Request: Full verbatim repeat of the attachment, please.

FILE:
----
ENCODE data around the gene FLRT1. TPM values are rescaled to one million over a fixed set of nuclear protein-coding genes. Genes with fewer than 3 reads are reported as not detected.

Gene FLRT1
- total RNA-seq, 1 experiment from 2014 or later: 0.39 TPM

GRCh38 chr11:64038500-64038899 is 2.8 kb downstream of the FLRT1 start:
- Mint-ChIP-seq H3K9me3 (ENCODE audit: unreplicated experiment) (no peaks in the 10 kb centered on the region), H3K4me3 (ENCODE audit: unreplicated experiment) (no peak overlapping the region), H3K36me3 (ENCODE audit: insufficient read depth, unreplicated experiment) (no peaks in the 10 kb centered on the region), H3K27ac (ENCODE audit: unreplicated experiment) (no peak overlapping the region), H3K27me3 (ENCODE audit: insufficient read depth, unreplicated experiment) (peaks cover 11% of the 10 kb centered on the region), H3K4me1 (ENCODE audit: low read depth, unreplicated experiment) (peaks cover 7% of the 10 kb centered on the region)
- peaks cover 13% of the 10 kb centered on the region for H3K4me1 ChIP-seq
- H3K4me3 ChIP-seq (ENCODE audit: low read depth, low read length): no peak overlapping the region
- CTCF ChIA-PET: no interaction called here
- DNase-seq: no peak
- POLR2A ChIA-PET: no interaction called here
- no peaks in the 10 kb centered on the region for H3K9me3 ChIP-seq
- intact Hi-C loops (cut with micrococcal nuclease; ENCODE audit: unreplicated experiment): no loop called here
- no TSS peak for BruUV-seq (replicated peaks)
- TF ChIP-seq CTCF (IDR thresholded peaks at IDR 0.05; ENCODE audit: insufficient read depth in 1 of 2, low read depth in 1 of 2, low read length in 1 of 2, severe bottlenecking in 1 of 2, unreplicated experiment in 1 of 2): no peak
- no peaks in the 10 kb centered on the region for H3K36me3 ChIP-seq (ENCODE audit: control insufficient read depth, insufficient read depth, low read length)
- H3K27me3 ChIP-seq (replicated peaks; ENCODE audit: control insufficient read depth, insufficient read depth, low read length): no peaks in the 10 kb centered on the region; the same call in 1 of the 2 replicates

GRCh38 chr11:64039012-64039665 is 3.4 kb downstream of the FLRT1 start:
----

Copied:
ENCODE data around the gene FLRT1. TPM values are rescaled to one million over a fixed set of nuclear protein-coding genes. Genes with fewer than 3 reads are reported as not detected.

Gene FLRT1
- total RNA-seq, 1 experiment from 2014 or later: 0.39 TPM

GRCh38 chr11:64038500-64038899 is 2.8 kb downstream of the FLRT1 start:
- Mint-ChIP-seq H3K9me3 (ENCODE audit: unreplicated experiment) (no peaks in the 10 kb centered on the region), H3K4me3 (ENCODE audit: unreplicated experiment) (no peak overlapping the region), H3K36me3 (ENCODE audit: insufficient read depth, unreplicated experiment) (no peaks in the 10 kb centered on the region), H3K27ac (ENCODE audit: unreplicated experiment) (no peak overlapping the region), H3K27me3 (ENCODE audit: insufficient read depth, unreplicated experiment) (peaks cover 11% of the 10 kb centered on the region), H3K4me1 (ENCODE audit: low read depth, unreplicated experiment) (peaks cover 7% of the 10 kb centered on the region)
- peaks cover 13% of the 10 kb centered on the region for H3K4me1 ChIP-seq
- H3K4me3 ChIP-seq (ENCODE audit: low read depth, low read length): no peak overlapping the region
- CTCF ChIA-PET: no interaction called here
- DNase-seq: no peak
- POLR2A ChIA-PET: no interaction called here
- no peaks in the 10 kb centered on the region for H3K9me3 ChIP-seq
- intact Hi-C loops (cut with micrococcal nuclease; ENCODE audit: unreplicated experiment): no loop called here
- no TSS peak for BruUV-seq (replicated peaks)
- TF ChIP-seq CTCF (IDR thresholded peaks at IDR 0.05; ENCODE audit: insufficient read depth in 1 of 2, low read depth in 1 of 2, low read length in 1 of 2, severe bottlenecking in 1 of 2, unreplicated experiment in 1 of 2): no peak
- no peaks in the 10 kb centered on the region for H3K36me3 ChIP-seq (ENCODE audit: control insufficient read depth, insufficient read depth, low read length)
- H3K27me3 ChIP-seq (replicated peaks; ENCODE audit: control insufficient read depth, insufficient read depth, low read length): no peaks in the 10 kb centered on the region; the same call in 1 of the 2 replicates

GRCh38 chr11:64039012-64039665 is 3.4 kb downstream of the FLRT1 start: